Several viruses including varicella-zoster, herpes simplex, and Epstein-Barr (EBV) may cause facial paralysis.
The varicella-zoster virus causes Ramsay-Hunt syndrome, in which patients often have a history of ear pain, peripheral facial paralysis, and a rash located in the ear canal. Ramsay-Hunt syndrome is also characterized by hearing loss, painful sensitivity to noise, and reduced tearing. Full recovery is usually less common than in Bell’s palsy, and more patients end up with complete nerve loss and synkinesis.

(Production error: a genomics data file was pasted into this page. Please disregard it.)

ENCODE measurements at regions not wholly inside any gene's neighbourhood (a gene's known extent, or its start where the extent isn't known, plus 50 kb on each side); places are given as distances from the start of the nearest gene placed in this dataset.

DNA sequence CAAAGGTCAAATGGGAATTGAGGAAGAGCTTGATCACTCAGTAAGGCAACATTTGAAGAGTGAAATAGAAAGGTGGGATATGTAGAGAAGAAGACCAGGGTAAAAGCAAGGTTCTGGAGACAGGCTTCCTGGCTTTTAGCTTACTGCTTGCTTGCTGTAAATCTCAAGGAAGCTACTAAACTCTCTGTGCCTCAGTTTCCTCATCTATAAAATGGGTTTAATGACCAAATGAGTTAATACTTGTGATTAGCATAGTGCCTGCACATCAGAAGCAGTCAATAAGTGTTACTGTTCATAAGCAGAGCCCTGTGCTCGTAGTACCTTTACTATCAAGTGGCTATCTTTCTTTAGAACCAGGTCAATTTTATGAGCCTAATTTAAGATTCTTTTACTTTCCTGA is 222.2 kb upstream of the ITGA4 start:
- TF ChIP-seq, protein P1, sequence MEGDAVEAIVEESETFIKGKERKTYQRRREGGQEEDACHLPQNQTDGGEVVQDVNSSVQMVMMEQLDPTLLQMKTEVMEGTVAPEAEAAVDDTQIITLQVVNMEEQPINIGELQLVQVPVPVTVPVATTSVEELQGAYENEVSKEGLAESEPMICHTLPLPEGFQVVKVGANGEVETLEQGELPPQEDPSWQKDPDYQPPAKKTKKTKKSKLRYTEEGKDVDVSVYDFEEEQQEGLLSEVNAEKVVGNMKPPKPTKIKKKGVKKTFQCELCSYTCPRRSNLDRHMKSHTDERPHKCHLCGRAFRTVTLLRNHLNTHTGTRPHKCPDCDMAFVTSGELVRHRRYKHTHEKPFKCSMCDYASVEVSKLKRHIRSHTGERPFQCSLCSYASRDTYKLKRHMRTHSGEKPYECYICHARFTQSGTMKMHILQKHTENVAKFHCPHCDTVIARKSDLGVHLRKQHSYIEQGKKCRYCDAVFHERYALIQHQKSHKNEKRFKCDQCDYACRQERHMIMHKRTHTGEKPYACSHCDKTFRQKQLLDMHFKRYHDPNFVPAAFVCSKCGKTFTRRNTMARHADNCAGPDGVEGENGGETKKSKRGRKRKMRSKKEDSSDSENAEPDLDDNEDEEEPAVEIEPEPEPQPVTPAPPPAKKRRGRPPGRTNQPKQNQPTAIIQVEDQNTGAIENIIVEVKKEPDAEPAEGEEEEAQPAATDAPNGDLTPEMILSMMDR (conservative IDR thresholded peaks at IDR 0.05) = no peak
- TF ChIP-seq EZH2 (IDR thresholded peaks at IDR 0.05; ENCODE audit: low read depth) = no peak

Ear infections, infectious mononucleosis, and AIDS may also cause facial paralysis.
Another known infectious cause for facial paralysis is Lyme disease, seen more in the East Coast and caused by a tick commonly found on deer. Approximately 11 percent of patients suffering from Lyme disease develop facial paralysis. Paralysis is on both sides of the face in 30 percent of cases.